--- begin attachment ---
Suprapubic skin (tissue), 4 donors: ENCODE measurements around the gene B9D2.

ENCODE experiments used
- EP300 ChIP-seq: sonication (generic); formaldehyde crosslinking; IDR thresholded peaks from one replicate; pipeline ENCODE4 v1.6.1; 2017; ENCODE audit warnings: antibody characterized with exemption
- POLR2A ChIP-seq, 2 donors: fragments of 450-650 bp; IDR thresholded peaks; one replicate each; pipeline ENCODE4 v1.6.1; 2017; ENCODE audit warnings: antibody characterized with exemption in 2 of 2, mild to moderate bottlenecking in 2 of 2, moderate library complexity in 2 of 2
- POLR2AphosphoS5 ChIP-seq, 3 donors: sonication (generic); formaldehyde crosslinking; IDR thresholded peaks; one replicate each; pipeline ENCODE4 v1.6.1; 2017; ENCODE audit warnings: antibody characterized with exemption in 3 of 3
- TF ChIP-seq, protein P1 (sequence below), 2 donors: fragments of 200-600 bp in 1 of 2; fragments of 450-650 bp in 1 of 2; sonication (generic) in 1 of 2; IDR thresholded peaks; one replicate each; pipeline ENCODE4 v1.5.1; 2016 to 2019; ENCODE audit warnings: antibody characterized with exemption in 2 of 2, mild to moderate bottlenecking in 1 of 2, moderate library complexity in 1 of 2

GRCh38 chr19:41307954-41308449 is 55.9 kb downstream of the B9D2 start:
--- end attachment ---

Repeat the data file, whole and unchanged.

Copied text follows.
Suprapubic skin (tissue), 4 donors: ENCODE measurements around the gene B9D2.

ENCODE experiments used
- EP300 ChIP-seq: sonication (generic); formaldehyde crosslinking; IDR thresholded peaks from one replicate; pipeline ENCODE4 v1.6.1; 2017; ENCODE audit warnings: antibody characterized with exemption
- POLR2A ChIP-seq, 2 donors: fragments of 450-650 bp; IDR thresholded peaks; one replicate each; pipeline ENCODE4 v1.6.1; 2017; ENCODE audit warnings: antibody characterized with exemption in 2 of 2, mild to moderate bottlenecking in 2 of 2, moderate library complexity in 2 of 2
- POLR2AphosphoS5 ChIP-seq, 3 donors: sonication (generic); formaldehyde crosslinking; IDR thresholded peaks; one replicate each; pipeline ENCODE4 v1.6.1; 2017; ENCODE audit warnings: antibody characterized with exemption in 3 of 3
- TF ChIP-seq, protein P1 (sequence below), 2 donors: fragments of 200-600 bp in 1 of 2; fragments of 450-650 bp in 1 of 2; sonication (generic) in 1 of 2; IDR thresholded peaks; one replicate each; pipeline ENCODE4 v1.5.1; 2016 to 2019; ENCODE audit warnings: antibody characterized with exemption in 2 of 2, mild to moderate bottlenecking in 1 of 2, moderate library complexity in 1 of 2

GRCh38 chr19:41307954-41308449 is 55.9 kb downstream of the B9D2 start: